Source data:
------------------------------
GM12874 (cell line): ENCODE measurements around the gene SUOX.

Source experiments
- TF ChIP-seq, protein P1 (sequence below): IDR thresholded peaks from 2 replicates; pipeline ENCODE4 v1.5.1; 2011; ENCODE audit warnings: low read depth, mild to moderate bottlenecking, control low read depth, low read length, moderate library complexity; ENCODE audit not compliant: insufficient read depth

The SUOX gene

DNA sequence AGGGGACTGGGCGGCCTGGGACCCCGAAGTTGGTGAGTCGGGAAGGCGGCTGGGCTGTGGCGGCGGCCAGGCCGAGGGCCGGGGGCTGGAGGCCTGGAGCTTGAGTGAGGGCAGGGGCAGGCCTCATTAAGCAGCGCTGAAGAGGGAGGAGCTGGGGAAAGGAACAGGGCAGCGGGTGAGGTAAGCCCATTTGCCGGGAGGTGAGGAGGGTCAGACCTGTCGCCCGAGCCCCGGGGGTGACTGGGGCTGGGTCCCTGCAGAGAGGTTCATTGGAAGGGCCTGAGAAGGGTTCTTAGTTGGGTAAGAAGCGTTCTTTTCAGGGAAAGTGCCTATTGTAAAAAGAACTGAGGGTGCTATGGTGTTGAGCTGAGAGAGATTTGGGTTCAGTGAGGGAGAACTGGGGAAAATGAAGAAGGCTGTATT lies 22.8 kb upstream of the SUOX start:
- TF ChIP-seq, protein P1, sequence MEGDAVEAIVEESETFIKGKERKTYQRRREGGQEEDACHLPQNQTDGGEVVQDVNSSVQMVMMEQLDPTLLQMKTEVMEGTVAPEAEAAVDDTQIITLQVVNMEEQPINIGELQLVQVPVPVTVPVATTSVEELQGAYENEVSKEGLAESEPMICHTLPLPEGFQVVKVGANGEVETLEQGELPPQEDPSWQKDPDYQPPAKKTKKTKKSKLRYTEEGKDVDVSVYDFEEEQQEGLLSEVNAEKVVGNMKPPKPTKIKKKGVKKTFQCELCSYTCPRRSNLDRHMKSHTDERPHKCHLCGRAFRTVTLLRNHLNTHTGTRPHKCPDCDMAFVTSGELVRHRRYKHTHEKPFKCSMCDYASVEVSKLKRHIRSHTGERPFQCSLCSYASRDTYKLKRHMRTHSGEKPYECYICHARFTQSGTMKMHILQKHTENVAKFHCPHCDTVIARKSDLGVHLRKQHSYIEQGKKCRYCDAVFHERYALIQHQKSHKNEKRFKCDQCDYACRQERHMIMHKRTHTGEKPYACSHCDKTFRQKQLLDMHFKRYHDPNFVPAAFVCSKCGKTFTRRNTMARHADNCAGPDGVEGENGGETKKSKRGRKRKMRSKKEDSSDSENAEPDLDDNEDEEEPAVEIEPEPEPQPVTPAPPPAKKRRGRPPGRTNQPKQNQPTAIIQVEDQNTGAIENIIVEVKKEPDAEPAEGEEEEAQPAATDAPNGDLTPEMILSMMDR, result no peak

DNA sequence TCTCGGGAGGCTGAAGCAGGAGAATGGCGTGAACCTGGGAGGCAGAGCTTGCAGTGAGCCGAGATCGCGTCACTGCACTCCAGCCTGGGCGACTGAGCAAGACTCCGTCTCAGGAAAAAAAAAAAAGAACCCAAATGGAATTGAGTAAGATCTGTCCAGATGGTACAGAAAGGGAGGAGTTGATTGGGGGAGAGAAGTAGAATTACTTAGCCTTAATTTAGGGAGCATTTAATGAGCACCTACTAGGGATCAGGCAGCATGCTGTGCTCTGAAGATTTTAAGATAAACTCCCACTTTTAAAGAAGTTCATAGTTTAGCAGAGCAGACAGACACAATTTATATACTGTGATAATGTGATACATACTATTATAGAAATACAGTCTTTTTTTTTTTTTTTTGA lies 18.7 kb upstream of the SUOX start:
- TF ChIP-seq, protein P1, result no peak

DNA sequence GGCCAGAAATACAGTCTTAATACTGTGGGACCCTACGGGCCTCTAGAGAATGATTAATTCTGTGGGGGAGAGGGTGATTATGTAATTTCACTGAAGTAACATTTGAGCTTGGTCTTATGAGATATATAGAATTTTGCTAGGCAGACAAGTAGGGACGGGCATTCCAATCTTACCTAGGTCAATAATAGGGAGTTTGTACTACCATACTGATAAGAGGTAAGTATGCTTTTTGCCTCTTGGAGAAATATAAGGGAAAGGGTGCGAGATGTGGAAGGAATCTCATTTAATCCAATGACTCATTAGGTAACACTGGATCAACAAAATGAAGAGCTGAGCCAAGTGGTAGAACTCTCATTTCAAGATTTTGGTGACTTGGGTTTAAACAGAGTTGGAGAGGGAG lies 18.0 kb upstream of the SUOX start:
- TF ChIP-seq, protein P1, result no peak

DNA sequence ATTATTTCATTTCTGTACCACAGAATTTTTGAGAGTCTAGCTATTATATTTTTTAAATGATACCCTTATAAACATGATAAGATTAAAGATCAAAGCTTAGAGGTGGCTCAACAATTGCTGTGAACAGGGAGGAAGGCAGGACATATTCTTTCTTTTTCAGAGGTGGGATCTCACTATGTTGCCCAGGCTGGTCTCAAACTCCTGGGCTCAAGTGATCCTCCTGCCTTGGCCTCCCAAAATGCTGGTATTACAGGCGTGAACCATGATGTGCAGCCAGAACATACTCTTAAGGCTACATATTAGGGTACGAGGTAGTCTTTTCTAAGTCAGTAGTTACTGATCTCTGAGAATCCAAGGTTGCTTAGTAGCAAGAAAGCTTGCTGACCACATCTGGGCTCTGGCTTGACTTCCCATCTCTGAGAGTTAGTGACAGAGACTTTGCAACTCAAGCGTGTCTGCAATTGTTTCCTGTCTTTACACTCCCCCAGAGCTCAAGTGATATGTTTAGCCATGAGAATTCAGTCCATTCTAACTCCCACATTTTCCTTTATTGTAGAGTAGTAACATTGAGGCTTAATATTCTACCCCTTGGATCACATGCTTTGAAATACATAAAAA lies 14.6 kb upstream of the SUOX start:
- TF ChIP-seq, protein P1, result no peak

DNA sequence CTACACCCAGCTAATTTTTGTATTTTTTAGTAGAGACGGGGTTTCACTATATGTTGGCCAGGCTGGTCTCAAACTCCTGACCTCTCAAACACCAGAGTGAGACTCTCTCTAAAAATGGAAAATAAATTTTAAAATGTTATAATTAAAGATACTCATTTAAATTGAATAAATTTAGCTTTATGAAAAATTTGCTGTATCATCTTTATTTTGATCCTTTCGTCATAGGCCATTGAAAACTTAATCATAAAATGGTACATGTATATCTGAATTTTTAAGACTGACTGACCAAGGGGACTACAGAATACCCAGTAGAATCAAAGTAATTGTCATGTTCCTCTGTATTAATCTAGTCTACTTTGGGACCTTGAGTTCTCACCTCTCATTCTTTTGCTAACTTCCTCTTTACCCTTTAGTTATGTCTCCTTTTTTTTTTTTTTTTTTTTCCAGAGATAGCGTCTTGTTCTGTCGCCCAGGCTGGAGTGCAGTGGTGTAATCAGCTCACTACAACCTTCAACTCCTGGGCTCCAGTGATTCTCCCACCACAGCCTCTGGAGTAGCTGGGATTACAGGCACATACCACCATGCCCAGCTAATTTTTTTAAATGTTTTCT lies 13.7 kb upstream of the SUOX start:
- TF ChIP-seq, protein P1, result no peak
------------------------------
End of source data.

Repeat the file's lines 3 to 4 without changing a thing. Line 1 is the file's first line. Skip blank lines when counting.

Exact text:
- TF ChIP-seq, protein P1 (sequence below): IDR thresholded peaks from 2 replicates; pipeline ENCODE4 v1.5.1; 2011; ENCODE audit warnings: low read depth, mild to moderate bottlenecking, control low read depth, low read length, moderate library complexity; ENCODE audit not compliant: insufficient read depth

The SUOX gene